Here are some pictures of some basic chords, the “garden variety chords” to get you started. Three chords CAN be the Gateway to a thousand songs, and a fourth, minor chord can be a gateway to another thousand!

This is a C major chord you may know this one. It’s one of the first chords many of us learn on the guitar.
This is an “easier” G major chord. There are others, one involves a Barre position across all 6 strings or a simpler barre with 4 strings. But this is a nice one to get started. Also on the top two strings, the high sounding B and E strings, you can double up and fret the 3rd fret to fatten out the sound. This has a nice quality because of the open ringing strings throughout.
This is a barre F chord. A bit tricky this one The hardest bit is how to flatten your first finger on the top two high sounding B and E strings at the first fret, horizontal and the other fingers (2nd and 3rd fingers) half vertical arched on the 2nd fret of the third G string, and the third finger third fret of the fourth string D………Thumb position at the back of the neck is important. But if you can master this , then you have the three chords C, F, and G. And a mountain of songs…….Also this F is moveable all over the fretboard. Learn this 1 chord, you have 12 back in return. Just move it, in position up and down the fretboard………..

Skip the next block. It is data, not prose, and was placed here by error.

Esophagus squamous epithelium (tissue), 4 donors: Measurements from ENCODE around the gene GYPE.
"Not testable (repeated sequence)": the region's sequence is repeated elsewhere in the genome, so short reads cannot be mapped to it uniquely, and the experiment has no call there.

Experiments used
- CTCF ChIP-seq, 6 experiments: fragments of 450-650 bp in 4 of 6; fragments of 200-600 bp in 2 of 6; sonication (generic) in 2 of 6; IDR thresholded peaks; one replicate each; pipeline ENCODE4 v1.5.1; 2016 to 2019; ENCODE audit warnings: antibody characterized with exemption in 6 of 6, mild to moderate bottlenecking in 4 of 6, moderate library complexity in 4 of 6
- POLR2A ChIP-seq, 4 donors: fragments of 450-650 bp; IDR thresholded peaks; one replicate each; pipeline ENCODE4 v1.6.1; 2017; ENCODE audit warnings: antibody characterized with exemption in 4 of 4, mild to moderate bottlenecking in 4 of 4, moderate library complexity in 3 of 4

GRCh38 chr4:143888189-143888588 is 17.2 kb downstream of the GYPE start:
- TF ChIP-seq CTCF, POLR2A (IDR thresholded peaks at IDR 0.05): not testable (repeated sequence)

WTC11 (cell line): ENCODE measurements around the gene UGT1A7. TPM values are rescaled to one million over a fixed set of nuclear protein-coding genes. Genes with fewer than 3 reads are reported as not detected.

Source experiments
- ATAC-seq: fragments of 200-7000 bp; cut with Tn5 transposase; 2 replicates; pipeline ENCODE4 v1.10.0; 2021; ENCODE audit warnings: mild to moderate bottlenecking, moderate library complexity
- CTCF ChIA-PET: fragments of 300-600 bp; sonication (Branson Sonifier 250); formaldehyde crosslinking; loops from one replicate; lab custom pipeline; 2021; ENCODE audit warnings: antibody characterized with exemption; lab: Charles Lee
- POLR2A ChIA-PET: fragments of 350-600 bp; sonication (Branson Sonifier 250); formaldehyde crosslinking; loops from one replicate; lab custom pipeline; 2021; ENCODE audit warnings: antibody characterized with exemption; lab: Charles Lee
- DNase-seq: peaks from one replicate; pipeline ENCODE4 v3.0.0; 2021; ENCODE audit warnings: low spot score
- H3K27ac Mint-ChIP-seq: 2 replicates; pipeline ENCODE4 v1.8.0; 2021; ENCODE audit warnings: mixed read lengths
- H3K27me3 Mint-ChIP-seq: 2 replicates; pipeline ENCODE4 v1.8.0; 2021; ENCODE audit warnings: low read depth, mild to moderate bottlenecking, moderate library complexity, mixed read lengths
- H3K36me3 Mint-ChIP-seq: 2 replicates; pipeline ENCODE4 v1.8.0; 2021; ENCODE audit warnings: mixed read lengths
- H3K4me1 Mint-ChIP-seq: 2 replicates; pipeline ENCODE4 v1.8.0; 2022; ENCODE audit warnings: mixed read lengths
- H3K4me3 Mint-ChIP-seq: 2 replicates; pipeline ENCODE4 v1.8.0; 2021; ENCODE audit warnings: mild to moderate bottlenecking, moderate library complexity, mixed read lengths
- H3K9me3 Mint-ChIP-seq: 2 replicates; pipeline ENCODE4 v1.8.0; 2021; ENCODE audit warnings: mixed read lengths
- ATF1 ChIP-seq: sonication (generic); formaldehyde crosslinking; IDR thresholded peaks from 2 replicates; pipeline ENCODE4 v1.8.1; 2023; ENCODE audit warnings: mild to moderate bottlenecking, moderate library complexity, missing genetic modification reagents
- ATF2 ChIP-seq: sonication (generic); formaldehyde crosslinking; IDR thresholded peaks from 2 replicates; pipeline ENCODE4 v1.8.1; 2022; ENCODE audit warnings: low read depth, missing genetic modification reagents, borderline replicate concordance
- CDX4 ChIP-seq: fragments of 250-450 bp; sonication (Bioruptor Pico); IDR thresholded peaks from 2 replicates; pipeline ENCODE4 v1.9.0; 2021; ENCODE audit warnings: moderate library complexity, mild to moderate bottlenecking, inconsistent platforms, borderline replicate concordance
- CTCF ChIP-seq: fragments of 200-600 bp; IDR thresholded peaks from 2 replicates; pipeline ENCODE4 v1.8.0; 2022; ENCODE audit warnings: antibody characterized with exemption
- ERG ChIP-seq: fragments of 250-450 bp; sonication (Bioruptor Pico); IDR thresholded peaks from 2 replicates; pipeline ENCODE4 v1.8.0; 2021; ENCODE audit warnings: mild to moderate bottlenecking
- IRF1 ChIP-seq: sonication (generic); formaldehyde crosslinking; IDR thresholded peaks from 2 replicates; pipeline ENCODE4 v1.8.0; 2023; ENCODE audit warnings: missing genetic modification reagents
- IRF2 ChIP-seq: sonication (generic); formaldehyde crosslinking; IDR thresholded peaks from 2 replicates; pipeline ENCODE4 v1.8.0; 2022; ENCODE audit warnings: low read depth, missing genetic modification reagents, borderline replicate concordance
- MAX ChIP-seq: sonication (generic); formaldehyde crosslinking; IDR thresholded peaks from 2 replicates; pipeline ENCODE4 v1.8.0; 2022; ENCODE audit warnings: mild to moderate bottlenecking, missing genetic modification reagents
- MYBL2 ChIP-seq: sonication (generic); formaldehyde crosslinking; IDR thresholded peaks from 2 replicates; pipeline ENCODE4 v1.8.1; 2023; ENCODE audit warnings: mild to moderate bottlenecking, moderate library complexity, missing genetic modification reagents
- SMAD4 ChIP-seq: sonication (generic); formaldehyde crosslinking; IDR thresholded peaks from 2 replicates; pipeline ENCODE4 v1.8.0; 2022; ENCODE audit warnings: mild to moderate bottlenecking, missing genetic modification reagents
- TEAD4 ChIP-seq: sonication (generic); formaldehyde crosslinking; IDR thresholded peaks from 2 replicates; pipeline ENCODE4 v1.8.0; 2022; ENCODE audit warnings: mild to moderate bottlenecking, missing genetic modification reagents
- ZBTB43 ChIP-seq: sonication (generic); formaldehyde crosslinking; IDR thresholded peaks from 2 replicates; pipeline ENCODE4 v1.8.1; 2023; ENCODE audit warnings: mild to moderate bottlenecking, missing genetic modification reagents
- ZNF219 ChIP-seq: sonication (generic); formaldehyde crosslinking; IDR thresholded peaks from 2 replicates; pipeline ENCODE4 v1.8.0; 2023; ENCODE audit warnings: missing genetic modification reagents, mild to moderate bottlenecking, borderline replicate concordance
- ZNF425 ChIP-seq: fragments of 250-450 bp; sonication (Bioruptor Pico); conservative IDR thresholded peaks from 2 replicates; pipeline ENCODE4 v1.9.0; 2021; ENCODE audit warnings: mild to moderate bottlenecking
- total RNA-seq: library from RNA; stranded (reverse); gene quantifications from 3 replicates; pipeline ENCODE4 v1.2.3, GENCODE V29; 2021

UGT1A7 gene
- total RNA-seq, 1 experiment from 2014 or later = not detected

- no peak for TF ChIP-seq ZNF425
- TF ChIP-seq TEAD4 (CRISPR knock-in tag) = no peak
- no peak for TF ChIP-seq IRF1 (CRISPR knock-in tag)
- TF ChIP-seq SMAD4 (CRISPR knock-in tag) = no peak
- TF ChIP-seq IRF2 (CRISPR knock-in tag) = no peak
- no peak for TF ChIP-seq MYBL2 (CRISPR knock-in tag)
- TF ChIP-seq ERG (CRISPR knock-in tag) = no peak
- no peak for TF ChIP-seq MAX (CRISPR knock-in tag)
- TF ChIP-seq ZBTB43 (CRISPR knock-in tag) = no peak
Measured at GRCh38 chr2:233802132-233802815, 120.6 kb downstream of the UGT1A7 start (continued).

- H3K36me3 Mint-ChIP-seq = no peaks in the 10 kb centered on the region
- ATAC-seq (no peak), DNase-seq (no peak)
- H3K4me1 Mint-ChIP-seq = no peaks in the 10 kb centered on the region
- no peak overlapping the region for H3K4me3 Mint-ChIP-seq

And lastly this is an A minor. An easier chord to play. Has a melancholy sound. With the four chords C, G, Aminor, and F we have many many songs in this style of progression. Let it Be is one of them , which has C G Am F C G F as its verse progression. Interesting fact: if you take this A minor and move it in its existing shape across the strings, down one string on each fretted string, you get an E major chord. And then you get Paint it Black…..by the Rolling Stones…..(opening alternation between A minor and E major)


Get in touch if you would like an introductory lesson to go through these chords and some of these concepts of how it all fits together. 07914 753438